Chris: Our weekend started off with Post Malone, a rapper/singer who only brings good vibes through his music and performances. Walking out with his hair in cornrows, a red flannel and a beer in hand, Post Malone smirked and screamed “How you doing New York?!?” The crowd went wild and the positive energy could be felt all around. Post Malone reciprocated this energy by singing at the top of his lungs (you could hear him progressively losing his voice as the performance went on) and dancing without a care in the world. He was there to have fun, and wanted his fans, old and new, to do the same. After playing his hit single “White Iverson” he thanked the crowd and walked along the barricades, high-fiving everyone he could. His smiles were genuine, and his fans appreciated every single moment.
Anna: Empire of the Sun performed late in the afternoon and presented the crowd with one spectacle of a set. Two dancers in full printed bodysuits walked out in an almost ceremonial fashion at the top of the show, making it obvious that this performance was going to be something between Cirque du Soleil and a cult ritual. For those who didn’t know what to expect, like myself, I was at first taken aback. This wasn’t something I had signed up for. But once the music started, the combination of dance and music came together. An electronic duo from Australia, Luke Steele and Nick Littlemore made quite a statement dressed as futuristic royalty, impressing the crowd with both their older music and songs yet to be released on their next album. With strong bass lines and lyrics that are easy to catch on to, Empire of the Sun was an eclectic hit. Their team of dancers put on a strange but riveting performance you couldn’t take your eyes off of and took you somewhere further than just a stage in a stadium parking lot. A combination of spectacle and dance frenzy, you were in an Australian fantasy.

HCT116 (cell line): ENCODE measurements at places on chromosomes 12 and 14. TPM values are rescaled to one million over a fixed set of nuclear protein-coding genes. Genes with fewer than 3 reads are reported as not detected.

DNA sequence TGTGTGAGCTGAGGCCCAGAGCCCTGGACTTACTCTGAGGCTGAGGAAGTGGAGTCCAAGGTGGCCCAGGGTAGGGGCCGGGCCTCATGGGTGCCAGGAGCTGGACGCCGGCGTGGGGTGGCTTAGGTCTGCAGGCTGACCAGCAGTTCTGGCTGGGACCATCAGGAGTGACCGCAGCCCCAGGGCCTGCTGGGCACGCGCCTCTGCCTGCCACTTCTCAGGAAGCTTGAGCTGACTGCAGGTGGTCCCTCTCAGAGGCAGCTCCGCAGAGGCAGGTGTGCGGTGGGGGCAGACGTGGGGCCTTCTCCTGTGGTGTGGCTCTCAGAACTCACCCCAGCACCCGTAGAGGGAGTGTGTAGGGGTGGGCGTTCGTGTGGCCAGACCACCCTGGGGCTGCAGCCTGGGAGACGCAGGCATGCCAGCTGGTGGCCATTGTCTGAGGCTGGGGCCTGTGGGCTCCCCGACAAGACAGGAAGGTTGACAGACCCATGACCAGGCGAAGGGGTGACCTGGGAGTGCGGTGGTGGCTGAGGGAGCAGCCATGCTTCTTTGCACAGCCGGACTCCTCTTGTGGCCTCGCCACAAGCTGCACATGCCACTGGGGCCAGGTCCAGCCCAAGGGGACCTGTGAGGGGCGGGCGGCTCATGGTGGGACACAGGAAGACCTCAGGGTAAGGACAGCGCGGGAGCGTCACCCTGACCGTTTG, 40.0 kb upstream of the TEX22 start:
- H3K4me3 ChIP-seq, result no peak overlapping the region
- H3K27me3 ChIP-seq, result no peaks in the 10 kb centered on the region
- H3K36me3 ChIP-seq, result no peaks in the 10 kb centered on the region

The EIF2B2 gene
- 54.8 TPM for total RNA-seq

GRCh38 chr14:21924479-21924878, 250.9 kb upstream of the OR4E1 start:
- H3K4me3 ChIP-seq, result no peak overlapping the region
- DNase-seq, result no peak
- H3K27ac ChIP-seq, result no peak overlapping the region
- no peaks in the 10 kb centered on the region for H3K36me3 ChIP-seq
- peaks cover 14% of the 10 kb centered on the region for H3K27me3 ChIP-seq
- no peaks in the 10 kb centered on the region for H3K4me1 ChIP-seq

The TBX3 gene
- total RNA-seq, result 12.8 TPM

Chris: J. Cole closed the first day of the Meadows. Although I may not be the biggest J Cole fan in the world, he put on an admirable performance. There is no doubt in my mind that the screams could be heard all the way in Manhattan when he came onto the stage. He took a minute to admire the amount of people that came out to see him. Nodding his head in approval of himself and how far he has come, he started feeling the music, jumping to get the crowd hyped. His performance was very energetic, and pausing only for a few seconds in between each song to catch his breath.
The one thing I do strongly admire about J. Cole though is that even though he is such a huge star now, one that has gone double platinum without features, he still manages to stay humble and true to himself. He took a few minutes halfway during the concert to stop and reflect on everything he had done to be where he is now. He started to tell everyone his life story, how and why he started to get into music, where he recorded his first mixtape, what music means to him, etc. He gave his fans something more than just a festival set; he gave them hope. He told them that if they really want something, they just have to believe in themselves. As long as they are willing to pursue their dream and put in the hard work and time into it, they will be successful. It was inspirational, yet entertaining at the same time, something very hard for me to admit when it comes to J. Cole. But again, credit should be given where credit is due.